When you think of skiing in Canada in October, Canmore’s Frozen Thunder is probably one of the first places that comes to mind. There are more options and some snowmaking that might surprise you.
This month, Canadians are skiing on natural snow, machine-made snow and farmed snow. We know skiers are already out and about in Alaska and other parts of the U.S. as well, which is why we want this year’s early season “Where The (Skiable) White Stuff Is” to compose of reader submissions. If you know where there’s November or even October skiing in the U.S. or Canada, please write us with details (When does it open or how long has it been open? How many groomed kilometers are there? Is there snowmaking? Any special events planned, like American Thanksgiving camps? Anything else we should know?) and original photos at firstname.lastname@example.org with the subject line: “Fall Skiing”. Deadline for submissions is Nov. 3.
To get the ball rolling, FasterSkier’s Gerry Furseth checked in with several nordic venues across Canada. They’ve already celebrated Thanksgiving, and full-on skiing is just around the corner.
The action starts on Oct. 21 with some changes for the eighth season. There will be a bigger hill as requested by the national teams and a new emphasis on avoiding exposed south-facing slopes.
The Canmore Nordic Centre (in Canmore, Alberta) is an unusual venue, one of the select few that has machine-made snow, farmed snow and natural snow.
“There is obviously an issue [with manmade snow] around warmer temperatures,” Area Manager Michael Roycroft told FasterSkier. “Last year is a good example where most of November was too warm to make snow, and that’s where Frozen Thunder comes in. That’s why we have our storage option, that allows us to essentially have snow no matter what.”
Frozen Thunder is funded mostly by national and provincial ski organizations and the focus is on providing training opportunities for high-level competitors. The snowmaking has a broader focus.
“The natural snow is obviously helpful, and it covers the rest of our trail system that’s further to the west and higher up, but it wasn’t for machine-made snow in Canmore and the nordic centre, we simply would not be able to run as a nordic facility,” Roycroft said.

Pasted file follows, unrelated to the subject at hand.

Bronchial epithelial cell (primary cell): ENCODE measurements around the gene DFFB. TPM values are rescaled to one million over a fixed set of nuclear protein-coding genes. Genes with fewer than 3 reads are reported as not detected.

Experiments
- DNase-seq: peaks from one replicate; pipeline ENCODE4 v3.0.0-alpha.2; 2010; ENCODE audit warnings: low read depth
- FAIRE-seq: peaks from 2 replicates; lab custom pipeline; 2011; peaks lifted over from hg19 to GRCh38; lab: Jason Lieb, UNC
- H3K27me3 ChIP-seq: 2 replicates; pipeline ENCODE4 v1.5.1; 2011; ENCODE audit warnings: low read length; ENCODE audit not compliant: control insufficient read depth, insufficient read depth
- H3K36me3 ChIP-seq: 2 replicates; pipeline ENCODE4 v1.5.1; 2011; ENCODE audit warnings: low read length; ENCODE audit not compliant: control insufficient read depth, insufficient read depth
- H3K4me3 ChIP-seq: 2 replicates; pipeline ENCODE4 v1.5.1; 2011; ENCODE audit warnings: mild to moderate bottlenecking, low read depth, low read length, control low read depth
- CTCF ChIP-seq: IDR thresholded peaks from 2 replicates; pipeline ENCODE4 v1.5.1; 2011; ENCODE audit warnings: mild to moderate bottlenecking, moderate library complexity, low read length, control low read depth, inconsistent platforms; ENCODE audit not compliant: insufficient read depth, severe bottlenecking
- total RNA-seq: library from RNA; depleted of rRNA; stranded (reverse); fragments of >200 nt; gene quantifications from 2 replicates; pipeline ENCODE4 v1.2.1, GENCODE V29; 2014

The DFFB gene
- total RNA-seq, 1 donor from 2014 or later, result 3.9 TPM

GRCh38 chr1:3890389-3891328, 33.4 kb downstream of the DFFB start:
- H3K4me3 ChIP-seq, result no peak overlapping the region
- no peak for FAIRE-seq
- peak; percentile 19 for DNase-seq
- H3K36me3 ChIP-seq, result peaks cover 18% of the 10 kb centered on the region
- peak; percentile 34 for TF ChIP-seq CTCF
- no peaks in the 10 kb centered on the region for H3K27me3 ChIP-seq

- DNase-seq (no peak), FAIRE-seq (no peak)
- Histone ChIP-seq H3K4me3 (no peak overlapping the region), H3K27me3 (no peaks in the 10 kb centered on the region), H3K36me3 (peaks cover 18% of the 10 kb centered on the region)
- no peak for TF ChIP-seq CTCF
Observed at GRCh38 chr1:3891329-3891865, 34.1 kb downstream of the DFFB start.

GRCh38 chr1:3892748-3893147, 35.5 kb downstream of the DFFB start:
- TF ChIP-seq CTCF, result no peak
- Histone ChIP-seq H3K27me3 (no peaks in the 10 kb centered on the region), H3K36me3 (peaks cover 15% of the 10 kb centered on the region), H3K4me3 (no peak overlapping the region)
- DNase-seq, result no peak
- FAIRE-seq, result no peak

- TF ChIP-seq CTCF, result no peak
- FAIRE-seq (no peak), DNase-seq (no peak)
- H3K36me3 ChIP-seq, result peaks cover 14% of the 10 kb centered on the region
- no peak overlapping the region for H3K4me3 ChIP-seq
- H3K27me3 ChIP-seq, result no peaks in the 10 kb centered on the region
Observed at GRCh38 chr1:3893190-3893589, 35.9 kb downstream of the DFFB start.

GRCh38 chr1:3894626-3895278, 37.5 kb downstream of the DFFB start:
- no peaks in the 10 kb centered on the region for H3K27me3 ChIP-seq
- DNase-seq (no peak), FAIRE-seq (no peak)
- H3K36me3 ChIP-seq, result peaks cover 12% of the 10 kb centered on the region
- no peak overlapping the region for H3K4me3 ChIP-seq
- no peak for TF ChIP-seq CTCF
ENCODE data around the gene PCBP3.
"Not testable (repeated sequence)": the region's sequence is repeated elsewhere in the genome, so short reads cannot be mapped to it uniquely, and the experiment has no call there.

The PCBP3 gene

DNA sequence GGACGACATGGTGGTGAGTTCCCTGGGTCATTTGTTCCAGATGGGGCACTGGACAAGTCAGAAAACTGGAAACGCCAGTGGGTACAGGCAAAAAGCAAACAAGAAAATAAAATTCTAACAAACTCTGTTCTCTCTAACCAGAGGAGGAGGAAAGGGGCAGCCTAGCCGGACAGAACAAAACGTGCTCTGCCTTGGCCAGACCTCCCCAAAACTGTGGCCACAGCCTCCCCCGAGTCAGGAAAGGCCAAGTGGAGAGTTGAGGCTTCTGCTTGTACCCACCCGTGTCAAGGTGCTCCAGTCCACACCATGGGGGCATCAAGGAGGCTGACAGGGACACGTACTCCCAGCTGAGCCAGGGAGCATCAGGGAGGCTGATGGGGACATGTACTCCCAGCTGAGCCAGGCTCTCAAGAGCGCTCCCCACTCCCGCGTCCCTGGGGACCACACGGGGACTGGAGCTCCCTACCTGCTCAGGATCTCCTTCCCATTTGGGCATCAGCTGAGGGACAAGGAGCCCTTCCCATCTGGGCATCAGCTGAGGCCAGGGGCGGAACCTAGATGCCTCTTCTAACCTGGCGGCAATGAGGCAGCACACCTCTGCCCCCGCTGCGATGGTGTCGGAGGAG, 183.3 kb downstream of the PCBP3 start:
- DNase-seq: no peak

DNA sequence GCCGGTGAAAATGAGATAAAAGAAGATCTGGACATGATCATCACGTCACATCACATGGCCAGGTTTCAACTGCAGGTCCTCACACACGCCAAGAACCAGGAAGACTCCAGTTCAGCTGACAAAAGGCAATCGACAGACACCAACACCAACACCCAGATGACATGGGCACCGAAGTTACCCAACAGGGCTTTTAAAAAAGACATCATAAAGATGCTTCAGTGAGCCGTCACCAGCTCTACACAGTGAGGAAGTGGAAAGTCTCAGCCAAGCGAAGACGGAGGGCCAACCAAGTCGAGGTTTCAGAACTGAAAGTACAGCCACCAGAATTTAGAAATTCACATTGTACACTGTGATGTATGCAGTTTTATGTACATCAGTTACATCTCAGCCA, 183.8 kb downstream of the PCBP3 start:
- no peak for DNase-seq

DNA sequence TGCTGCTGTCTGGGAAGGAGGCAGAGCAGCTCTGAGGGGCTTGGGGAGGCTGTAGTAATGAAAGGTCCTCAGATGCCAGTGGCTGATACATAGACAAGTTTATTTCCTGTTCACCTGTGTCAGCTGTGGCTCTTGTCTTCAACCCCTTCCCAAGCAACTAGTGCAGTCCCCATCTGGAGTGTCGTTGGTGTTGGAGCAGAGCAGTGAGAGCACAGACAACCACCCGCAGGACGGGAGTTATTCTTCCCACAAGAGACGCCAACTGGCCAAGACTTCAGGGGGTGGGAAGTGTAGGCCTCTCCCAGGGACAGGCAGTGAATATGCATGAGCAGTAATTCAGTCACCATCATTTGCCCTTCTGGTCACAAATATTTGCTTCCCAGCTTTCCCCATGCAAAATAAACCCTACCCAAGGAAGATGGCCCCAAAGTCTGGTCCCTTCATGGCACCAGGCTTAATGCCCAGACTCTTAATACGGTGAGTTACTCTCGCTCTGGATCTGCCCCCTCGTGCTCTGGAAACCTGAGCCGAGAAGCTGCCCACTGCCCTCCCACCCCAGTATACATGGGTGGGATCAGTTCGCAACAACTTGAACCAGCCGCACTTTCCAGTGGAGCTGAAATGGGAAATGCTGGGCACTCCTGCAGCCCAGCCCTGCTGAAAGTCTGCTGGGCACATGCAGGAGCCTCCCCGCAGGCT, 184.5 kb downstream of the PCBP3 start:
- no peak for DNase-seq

Machine-made snow covers 30 kilometers, leaving 40 k dependent on natural snow.
When you think of Whitehorse, you probably don’t think of snowmaking. But Cross Country Yukon’s Alain Masson does.
“In the past, we often had snow available for skiing for our more advanced skiers, but it was not available to everyone,” Masson wrote in an email. “This year, our developing skiers will all have access to some early skiing in good man made snow conditions a month earlier than usual.”
Much of the early season skiing in Canada is not intermediate friendly. Thin snow, tripping hazards and travel to elevation create a barrier to less advanced or less committed skiers. The Whitehorse Cross Country Ski Club is using snowmaking to make the early season more inclusive.
The new snowmaking equipment will be used for the first time on Oct. 22.
The Sovereign Lake Nordic Centre (near Vernon, British Columbia) is well known for November skiing and NorAm races. The season is limited not by loss of snow, but by biking conditions in the valley below.
“As soon as Sovereign gets snow in the fall we want to conserve as much as possible by rolling and track setting,” General Manager Troy Hudson wrote. “All of our early season grooming is done with Quads and snowmobiles to ensure a firm and supportive snowpack for the remainder of the season. Our high elevation (1,680m) and typical higher humidity in late October provides unpredictable weather that can often result in snowstorms of 10-15cm at a time.”
With 20 centimeters of fresh snow, the club set about 5 k of classic track on Oct. 14. While certain trails are open for preseason skiing, the nordic centre officially opens Nov. 10 for pass holders and day ticket sales.
Menihek is another former national-team favourite destination that has since been replaced by Frozen Thunder. Located near Labrador City, Newfoundland and Labrador, it is a less-visited gem. While the Menihek Nordic Ski Club hasn’t received much snow to date, it is a safe bet that by the end of October they will be setting upwards of several kilometers of track.